Nottingham Forest-owned striker Hwang Ui-jo started for South Korea as they drew 0-0 with Uruguay at the World Cup.

Hwang played for 74 minutes and the Asian outfit will be delighted to come away from the game with a point.

Uruguay had the better chances during the game, with Diego Godin and Federico Valverde both hitting the woodwork.

Sadly for Hwang, he was guilty of fluffing South Korea’s best chance with a pretty remarkable miss.

Hwang World Cup
(Photo; Ian MacNicol; Getty Images)

Danny Murphy described it as ‘awful’ live on BBC Sport and the Forest-owned player didn’t cover himself in glory.

Still, the miss didn’t ultimately cost South Korea too much and they would have taken a point ahead of the game.

Hwang is clearly struggling with his confidence though. He’s made just 13 appearances for Olympiacos this season, with many of those from the bench.

The player will hope to keep his place n the team for South Korea’s next game.

He desperately needed to play regular football and perhaps Forest would be wise to seek another loan move for him in January.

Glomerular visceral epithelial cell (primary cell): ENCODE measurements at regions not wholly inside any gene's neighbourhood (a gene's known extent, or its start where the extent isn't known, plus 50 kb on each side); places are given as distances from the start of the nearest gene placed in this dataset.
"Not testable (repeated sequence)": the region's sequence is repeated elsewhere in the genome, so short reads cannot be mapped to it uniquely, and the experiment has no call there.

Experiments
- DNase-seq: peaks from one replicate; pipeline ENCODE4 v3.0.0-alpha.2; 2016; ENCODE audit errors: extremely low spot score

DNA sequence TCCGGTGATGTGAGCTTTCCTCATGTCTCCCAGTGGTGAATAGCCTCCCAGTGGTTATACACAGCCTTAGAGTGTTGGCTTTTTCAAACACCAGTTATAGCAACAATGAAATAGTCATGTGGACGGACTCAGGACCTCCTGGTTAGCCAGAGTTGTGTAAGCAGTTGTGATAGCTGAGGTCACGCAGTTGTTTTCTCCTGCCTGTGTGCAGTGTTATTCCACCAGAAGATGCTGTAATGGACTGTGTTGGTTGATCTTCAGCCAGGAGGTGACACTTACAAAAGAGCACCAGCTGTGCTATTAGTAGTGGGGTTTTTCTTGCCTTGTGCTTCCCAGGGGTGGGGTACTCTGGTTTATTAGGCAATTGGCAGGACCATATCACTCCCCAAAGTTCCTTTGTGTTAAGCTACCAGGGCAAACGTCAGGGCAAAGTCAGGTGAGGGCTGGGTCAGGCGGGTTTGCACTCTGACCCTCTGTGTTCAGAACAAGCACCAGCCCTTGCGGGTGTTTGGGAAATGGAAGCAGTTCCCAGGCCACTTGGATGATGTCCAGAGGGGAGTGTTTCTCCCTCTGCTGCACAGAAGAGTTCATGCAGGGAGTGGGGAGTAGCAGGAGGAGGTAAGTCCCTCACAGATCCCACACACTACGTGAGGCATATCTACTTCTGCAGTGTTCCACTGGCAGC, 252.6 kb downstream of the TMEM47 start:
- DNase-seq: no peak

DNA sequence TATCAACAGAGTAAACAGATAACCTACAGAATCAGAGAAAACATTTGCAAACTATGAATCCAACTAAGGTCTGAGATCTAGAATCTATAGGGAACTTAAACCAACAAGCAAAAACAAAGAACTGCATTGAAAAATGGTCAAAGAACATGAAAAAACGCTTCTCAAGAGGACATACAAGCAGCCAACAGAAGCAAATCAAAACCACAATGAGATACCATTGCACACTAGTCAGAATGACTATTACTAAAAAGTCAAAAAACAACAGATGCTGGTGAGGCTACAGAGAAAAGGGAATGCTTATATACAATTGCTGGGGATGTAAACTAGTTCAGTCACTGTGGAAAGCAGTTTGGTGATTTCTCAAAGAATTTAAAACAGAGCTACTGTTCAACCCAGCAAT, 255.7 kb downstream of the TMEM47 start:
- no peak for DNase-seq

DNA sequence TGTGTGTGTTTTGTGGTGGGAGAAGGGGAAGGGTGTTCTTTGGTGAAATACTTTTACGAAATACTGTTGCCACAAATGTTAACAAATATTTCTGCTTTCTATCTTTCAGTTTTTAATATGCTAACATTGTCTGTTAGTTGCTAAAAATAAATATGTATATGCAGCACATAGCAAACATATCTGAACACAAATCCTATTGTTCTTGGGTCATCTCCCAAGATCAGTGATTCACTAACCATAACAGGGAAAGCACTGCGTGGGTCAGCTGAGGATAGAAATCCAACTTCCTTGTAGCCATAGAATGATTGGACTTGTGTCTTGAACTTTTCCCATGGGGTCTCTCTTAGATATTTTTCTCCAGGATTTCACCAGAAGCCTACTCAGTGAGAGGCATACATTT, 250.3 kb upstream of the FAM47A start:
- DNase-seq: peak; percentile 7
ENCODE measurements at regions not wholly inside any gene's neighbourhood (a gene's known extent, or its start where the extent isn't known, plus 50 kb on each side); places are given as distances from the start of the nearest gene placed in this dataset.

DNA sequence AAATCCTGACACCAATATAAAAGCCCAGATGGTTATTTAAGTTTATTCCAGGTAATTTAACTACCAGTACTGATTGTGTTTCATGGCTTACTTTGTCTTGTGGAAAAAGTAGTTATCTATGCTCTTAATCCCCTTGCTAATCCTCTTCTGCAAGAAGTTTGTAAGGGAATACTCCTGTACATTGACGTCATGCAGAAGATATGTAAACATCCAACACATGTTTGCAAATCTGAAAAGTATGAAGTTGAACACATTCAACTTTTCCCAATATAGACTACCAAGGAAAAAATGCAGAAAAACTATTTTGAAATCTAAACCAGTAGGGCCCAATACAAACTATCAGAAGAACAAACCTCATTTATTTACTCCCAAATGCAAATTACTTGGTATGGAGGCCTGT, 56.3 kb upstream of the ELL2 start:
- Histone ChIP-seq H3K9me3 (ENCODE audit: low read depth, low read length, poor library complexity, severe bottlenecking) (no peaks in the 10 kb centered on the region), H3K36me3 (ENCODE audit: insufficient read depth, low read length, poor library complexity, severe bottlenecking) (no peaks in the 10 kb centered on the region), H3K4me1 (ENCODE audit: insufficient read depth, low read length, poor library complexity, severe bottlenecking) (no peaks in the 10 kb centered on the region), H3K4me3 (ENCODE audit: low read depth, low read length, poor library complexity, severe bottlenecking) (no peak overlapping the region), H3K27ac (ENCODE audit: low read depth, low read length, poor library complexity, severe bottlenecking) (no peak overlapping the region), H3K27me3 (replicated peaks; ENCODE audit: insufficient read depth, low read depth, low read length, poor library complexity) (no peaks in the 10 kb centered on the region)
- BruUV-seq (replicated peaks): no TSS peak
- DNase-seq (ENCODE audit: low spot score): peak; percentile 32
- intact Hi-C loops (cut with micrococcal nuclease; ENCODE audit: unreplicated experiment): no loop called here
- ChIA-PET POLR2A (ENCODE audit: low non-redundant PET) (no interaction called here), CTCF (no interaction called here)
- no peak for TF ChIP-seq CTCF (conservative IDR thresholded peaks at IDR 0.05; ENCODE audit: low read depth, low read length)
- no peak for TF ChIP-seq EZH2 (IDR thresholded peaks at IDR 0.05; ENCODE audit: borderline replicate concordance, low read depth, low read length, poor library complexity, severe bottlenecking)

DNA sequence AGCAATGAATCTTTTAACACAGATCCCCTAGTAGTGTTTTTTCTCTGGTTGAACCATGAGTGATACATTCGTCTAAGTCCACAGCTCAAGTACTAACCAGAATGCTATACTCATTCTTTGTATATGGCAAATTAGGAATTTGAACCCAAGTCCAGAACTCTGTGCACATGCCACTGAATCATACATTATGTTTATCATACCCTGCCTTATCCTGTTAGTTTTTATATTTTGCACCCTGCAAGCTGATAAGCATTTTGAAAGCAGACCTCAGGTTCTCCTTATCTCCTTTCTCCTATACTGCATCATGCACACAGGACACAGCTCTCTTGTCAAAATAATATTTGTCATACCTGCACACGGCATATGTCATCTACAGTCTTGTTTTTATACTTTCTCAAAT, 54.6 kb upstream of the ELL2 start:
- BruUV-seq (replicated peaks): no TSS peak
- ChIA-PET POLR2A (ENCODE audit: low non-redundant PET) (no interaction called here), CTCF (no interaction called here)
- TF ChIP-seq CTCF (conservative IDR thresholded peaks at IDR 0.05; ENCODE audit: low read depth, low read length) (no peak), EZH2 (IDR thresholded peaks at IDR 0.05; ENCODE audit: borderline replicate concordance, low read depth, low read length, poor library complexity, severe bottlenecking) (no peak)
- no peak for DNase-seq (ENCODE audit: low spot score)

Some statistics from Who Scored highlight that he could do with getting involved more.

The player had just 16 touches of the ball and his one shot towards goal sailed miles over the ball.

He had two unsuccessful touches throughout the game and also completed just eight passes.

As a result, it proved a pretty ordinary outing for the Forest-owned player and his miss was the tip of the iceberg.

Hwang struggles at World Cup and who knows what’s next

It’s hard not to feel some sympathy for Hwang.

The Reds signed him from Bordeaux and immediately sent him on loan to Olympiacos.

Since Carlos Corberan was dismissed there, he’s struggled to play much and the inconsistency in him being selected has hampered him.

Hwang World Cup
(Photo; James Williamson; AMA; Getty Images)

Now, the January transfer window could be the time for both clubs to make a decision on his loan.

Forest will want him to play, although it’s really unclear what the future will hold for Hwang.

At 30-years-old, he’s hardly one for the future and this South Korea performance merely reiterates how bizarre Forest signing Hwang is.

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